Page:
This program does n iterations to determine the happiness of the number, which is very wasteful for large numbers, but code-golf is not about conserving resources other than characters. The prime test is similarly inefficient - dividing n by all the values from 1 to n inclusive and checking that there are exactly two values with zero remainder. So while it is theoretically correct, running with really large numbers is not practical on real computers

GolfScript - 63 chars (fails for 1)

~:@9{0\`{15&.*+}/}*1=!"happy sad "6/=@,2>{@\%!},!4*"non-prime">
share|improve this answer
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dc - 98 chars

$ cat happyprimes
[happy][sad]?dsI[[I~d*rd0<H+]dsHxd4<h]dshx[r]sr1=rP[ ][ non-]_1lI[1-d2>rdlIr%0<p]dspx-2=rP[prime]p
$ echo 1  |dc happyprimes
happy non-prime
$ echo 139|dc happyprimes
happy prime
$ echo 2  |dc happyprimes
sad prime
$ echo 440|dc happyprimes
happy non-prime
$ echo 78 |dc happyprimes
sad non-prime
share|improve this answer
The hell? (15 chars) –  TheLQ Aug 23 '10 at 2:06
What planet is this from? –  Marko Aug 23 '10 at 2:53
About dc: Wikipedia, manpage. –  ShreevatsaR Aug 25 '10 at 1:20
this is hardcore –  Jasconius Sep 13 '10 at 18:33
show 3 more comments

Mathematica 115 108 107 102 100 99 91 87 Chars

87 characters

Print[If[Nest[Tr[IntegerDigits@#^2]&,#,9]>1,Sad,Happy],If[PrimeQ@#," "," non-"],prime]&

-- Mr.Wizard

Da monkey learnt a few tricks (91 chars)

       If[Nest[Plus@@(IntegerDigits@ #^2) &, #, 9] > 1, Sad, Happy ],
       If[PrimeQ@#, " ", " non-"], prime
      ] &

Invoke with %[7]

Edit 5 - 99 Chars/

Nine iterations is enough. Thanks @Nabb, @mjschultz

h = Print[
    If[Nest[Plus @@ (IntegerDigits@#^2) &, #, 9] > 1, "Sad ", "Happy "]
   , If[PrimeQ@#, "", "non-"], "prime"] &

Edit 4 - 100 Chars/

Same as Edit 3, replacing 10^2 by 99 (allowing 84 digits for input values) ... Thanks, @Greg

h = Print[
    If[Nest[Plus @@ (IntegerDigits@#^2) &, #, 99] > 1, "Sad ", "Happy "]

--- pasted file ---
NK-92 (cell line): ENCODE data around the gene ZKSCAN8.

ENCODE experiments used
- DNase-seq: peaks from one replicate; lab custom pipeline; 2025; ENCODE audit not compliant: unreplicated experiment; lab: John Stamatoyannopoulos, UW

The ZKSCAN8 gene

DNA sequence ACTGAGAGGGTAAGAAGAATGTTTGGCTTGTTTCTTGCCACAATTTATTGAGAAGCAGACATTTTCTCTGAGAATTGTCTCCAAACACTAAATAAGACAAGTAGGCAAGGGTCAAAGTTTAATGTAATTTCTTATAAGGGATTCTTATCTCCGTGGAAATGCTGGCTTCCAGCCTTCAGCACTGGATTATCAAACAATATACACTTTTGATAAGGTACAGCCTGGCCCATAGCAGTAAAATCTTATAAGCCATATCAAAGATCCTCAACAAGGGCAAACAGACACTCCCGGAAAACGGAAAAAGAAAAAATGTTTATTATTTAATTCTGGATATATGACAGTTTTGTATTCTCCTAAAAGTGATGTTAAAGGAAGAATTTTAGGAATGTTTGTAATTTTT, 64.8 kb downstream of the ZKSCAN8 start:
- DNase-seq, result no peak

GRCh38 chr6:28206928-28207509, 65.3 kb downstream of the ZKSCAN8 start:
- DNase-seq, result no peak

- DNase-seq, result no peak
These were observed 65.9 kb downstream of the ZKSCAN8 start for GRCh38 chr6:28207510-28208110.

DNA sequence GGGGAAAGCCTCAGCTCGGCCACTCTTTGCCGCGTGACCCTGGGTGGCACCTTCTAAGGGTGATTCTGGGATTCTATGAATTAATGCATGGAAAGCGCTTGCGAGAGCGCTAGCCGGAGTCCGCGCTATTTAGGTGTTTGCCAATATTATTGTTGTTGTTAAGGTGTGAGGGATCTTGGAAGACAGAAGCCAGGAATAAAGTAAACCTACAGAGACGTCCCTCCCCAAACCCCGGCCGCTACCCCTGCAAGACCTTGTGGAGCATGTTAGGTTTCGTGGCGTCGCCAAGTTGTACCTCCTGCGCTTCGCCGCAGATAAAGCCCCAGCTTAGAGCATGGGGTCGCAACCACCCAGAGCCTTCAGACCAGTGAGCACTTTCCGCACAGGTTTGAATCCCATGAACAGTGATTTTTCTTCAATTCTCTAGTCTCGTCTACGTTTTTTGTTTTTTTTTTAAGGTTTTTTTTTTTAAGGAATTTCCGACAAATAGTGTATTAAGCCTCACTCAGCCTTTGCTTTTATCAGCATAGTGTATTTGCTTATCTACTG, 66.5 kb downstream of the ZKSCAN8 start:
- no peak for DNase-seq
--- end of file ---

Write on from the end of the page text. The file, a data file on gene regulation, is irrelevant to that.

, If[PrimeQ@#, "", "non-"], "prime"] &

Edit 3 - 102 Chars/

Reworked the loop again.

It is interesting that the recursion depth until eventually reaching 1 is bounded by (15 + Number of digits of the argument). See here

So for numbers with less than 85 digits (I think this limit is pretty well into the OP's "Don't worry about handling big numbers" consideration) the following code works

h = Print[
    If[Nest[Plus @@ (IntegerDigits@#^2) &, #, 10^2] > 1, "Sad ", "Happy "]
   , If[PrimeQ@#, "", "non-"], "prime"] &

I changed the "NestWhile" for the shorter "Nest", and so, instead of specifying a stop condition for the recursion, is enough to hardcode the desired recursion depth (10^2).

It is not very efficient, but that's the golfer's life :D

Edit 2 - 107 Chars/

Reworked the Sad/Happy assignment

h = Print[
     If[NestWhile[Plus @@ (IntegerDigits@#^2) &, #, # > 4 &] > 1,"Sad ","Happy "]
    ,If[PrimeQ@#, "", "non-"]
    , "prime"] &

All spaces/newlines except on literals are optional and added for readability



    NestWhile[Plus @@ (IntegerDigits@#^2) &, #, # > 4 &]

Recurses applying "function" [Add up sum of digits squared] until the result is 4 or less. The function has the property that it stagnates at "1", or enters the cycle {4, 16, 37, 58, 89, 145, 42, 20, 4, ...}.

So, when the outcome is "1", the number is "Happy" and when the outcome is "4", it is "Sad".

If the result is "2", the number is also SAD, because it'll enter the SAD cycle in the next iteration (2^2 = 4).

If the result is 3, the cycle is 3->9->81->65->61->37->58->89->145-> .... (Enters the SAD loop).

So, we can stop the recursion when the result is 4 or less, knowing that only a result of "1" will lead to a Happy number.

Perhaps other solutions may take advantage of this fact.

In fact, the results 5 and 6 also lead to SAD numbers, but that gives us only an efficiency boost and not a golfing advantage (I guess).

Edit 1 - 108 Chars/

Reworked the Loop Control logic

    h = Print[